My entire family consists of two first cousins and the offspring of one of them. The one with the offspring is more like a sister to me. Let’s call her Jill. I’ve always liked that name and would have liked it for my own… but I digress.
Jill is ten years my senior. In 1959, we watched the Democratic convention on her small black-and-white TV and were both thrilled at the nomination of John F. Kennedy. Jill had married young and just had her first daughter, an infant at the time, who would, like her two sisters to come, grow into a progressive Democrat despite being raised by two staunch Republicans.
In 1959, however, I didn’t know Jill was, or would grow to be, a staunch Republican. I don’t know that I even knew what a Republican was. I recall a playmate once asking me if I was a “Demo-rat,” and wasn’t sure about that either, except from her tone, which was decidedly derisive, I knew that was not a good thing to be if I wanted to be her friend. I didn’t.
Flash forward. Jill and I have managed to go pretty much our entire lives without discussing politics. Maybe because I always assumed, and she had given no indication otherwise, that she was, like me, a Democrat. Let me just say unequivocally that my cousin is one of the most gentle, loving, caring and generous people I’ve ever known. Truth be told, she is much nicer than I am. Much. So imagine my surprise when, upon a recent visit, I discovered that not only is she a fan of hate-mongerers, Bill O’Reilly and Glenn Beck, but that Fox is her sole source for news, the voice of Rush Limbaugh accompanies her morning cup of tea and she has cancelled The San Francisco Chronicle, a paper she read her entire life, because suddenly it is “too biased.”
I first became aware of our political differences during this last presidential election. A total news junky, I eagerly shared with her articles expressing viewpoints from the left, jokes trashing McCain/Palin, and my personal impassioned support for Obama. I honestly, and clearly naively, believed that we shared these opinions or were at least in the same ballpark. Maybe she preferred Hillary. I could live with that. What never occurred to me was that Jill could be as firmly entrenched in the views of the right as I was in those of the left, although I had been told as much during the Bush-Kerry race by her sister who had informed me that she was strongly supporting Bush/Cheney and so was Jill. Okay, Jill’s sister, I can understand. She and her husband took to the woods a long time ago. Literally. But Jill… no. That was not possible.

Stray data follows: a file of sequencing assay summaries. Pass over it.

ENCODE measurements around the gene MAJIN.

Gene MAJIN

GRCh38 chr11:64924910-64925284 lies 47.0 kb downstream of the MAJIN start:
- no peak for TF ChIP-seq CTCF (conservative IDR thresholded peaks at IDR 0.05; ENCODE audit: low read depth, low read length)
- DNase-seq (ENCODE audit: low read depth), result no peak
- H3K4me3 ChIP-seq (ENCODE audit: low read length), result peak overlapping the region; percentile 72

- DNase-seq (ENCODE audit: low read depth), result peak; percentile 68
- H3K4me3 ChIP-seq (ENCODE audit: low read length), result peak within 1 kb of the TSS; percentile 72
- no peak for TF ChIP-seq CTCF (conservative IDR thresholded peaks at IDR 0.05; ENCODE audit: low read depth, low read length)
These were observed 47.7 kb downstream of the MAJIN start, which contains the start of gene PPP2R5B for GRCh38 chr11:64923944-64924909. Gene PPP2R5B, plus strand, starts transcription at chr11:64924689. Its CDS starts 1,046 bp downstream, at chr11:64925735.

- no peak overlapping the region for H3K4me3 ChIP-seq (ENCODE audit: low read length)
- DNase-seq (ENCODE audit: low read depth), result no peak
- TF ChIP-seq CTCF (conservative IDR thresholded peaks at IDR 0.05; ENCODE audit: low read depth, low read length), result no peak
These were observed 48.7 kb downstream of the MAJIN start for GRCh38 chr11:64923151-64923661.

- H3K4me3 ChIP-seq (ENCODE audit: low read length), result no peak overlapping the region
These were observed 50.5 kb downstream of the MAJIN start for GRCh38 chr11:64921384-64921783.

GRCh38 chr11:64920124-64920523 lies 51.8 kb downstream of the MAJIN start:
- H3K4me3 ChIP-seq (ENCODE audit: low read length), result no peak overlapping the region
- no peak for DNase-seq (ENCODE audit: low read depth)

So, with what I now see as myself being stubbornly in denial, I continued my arguments for Obama. I mean, really, what intelligent, reasonable person could even consider voting for McCain when, among many other things, Palin was so obviously not qualified to be one bad biopsy away from the presidency? And I certainly considered my cousin to be intelligent and reasonable. At first I received back fairly innocuous responses. Things like, “Oh sweetie, I think I’ll probably vote for Howdy Doody. I don’t think any of them are worth a damn.” My cousin does not seek out confrontation. But slowly the responses started to change until I began receiving some e-mails that took on a distinctly right-wing tone. Petty, angry, small-minded -- not at all like the cousin I had grown up with. “Obama is a Muslim,” type exchanges, along with e-mails touting the horrors of illegal immigrants getting social security and the like.